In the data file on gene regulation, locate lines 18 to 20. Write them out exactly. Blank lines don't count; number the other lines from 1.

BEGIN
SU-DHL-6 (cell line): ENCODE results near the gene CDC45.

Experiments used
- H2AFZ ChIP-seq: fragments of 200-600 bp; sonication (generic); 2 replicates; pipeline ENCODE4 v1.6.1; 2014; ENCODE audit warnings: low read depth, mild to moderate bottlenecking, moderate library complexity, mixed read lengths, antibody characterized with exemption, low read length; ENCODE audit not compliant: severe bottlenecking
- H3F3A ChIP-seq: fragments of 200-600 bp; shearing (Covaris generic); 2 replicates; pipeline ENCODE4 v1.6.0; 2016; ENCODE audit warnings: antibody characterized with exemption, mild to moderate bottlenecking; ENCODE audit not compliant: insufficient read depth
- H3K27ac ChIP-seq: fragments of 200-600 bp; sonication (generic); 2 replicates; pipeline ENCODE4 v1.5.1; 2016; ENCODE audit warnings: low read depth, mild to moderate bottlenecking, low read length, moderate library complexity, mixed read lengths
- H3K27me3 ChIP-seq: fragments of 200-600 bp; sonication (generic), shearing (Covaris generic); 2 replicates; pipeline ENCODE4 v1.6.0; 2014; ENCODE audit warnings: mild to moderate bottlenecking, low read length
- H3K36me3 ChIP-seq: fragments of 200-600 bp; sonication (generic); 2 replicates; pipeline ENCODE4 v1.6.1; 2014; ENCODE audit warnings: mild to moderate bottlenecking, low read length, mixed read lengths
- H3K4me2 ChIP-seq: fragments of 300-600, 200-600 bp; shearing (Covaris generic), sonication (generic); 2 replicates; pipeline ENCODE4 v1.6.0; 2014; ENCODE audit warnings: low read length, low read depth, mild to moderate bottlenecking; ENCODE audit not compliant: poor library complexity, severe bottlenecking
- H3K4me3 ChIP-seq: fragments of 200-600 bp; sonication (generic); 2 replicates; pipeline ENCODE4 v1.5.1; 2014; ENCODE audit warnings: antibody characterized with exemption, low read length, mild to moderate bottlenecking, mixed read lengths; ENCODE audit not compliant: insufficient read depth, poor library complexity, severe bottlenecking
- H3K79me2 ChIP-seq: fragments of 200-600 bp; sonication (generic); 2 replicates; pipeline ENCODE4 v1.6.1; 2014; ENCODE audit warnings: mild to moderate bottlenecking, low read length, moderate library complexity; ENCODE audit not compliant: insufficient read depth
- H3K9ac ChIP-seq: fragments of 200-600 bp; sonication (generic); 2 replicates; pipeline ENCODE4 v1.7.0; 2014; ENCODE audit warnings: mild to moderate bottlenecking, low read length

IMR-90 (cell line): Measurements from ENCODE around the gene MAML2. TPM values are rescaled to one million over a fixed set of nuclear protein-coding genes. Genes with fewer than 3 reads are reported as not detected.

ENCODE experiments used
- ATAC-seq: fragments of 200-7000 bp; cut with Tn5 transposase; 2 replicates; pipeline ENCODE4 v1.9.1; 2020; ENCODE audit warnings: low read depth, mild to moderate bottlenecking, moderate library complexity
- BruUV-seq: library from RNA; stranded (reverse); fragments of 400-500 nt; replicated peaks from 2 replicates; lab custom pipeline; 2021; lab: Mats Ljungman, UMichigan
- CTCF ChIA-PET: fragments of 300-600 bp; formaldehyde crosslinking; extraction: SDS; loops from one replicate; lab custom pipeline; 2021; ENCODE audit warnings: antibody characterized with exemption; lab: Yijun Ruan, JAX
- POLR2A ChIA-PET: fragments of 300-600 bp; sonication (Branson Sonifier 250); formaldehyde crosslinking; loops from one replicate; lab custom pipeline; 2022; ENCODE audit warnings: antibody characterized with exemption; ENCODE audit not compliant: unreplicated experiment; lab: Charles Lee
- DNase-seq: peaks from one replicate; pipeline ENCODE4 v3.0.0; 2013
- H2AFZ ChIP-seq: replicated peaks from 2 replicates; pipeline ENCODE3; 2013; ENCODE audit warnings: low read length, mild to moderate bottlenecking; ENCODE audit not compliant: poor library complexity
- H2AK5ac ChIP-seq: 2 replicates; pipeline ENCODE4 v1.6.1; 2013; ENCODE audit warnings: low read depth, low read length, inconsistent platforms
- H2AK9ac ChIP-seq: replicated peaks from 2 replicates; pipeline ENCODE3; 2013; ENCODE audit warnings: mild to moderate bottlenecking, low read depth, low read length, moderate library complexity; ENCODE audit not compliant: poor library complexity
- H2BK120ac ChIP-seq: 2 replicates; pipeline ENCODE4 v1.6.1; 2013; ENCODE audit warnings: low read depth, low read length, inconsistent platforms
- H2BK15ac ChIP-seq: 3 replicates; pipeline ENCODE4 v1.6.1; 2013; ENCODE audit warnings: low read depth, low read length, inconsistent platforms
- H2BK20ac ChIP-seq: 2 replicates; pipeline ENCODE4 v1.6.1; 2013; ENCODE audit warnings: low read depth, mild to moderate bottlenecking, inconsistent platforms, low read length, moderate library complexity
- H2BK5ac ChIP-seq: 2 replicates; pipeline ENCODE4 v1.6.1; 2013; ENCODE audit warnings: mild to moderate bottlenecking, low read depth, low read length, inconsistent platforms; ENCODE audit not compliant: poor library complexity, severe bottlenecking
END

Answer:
- DNase-seq: peaks from one replicate; pipeline ENCODE4 v3.0.0; 2013
- H2AFZ ChIP-seq: replicated peaks from 2 replicates; pipeline ENCODE3; 2013; ENCODE audit warnings: low read length, mild to moderate bottlenecking; ENCODE audit not compliant: poor library complexity
- H2AK5ac ChIP-seq: 2 replicates; pipeline ENCODE4 v1.6.1; 2013; ENCODE audit warnings: low read depth, low read length, inconsistent platforms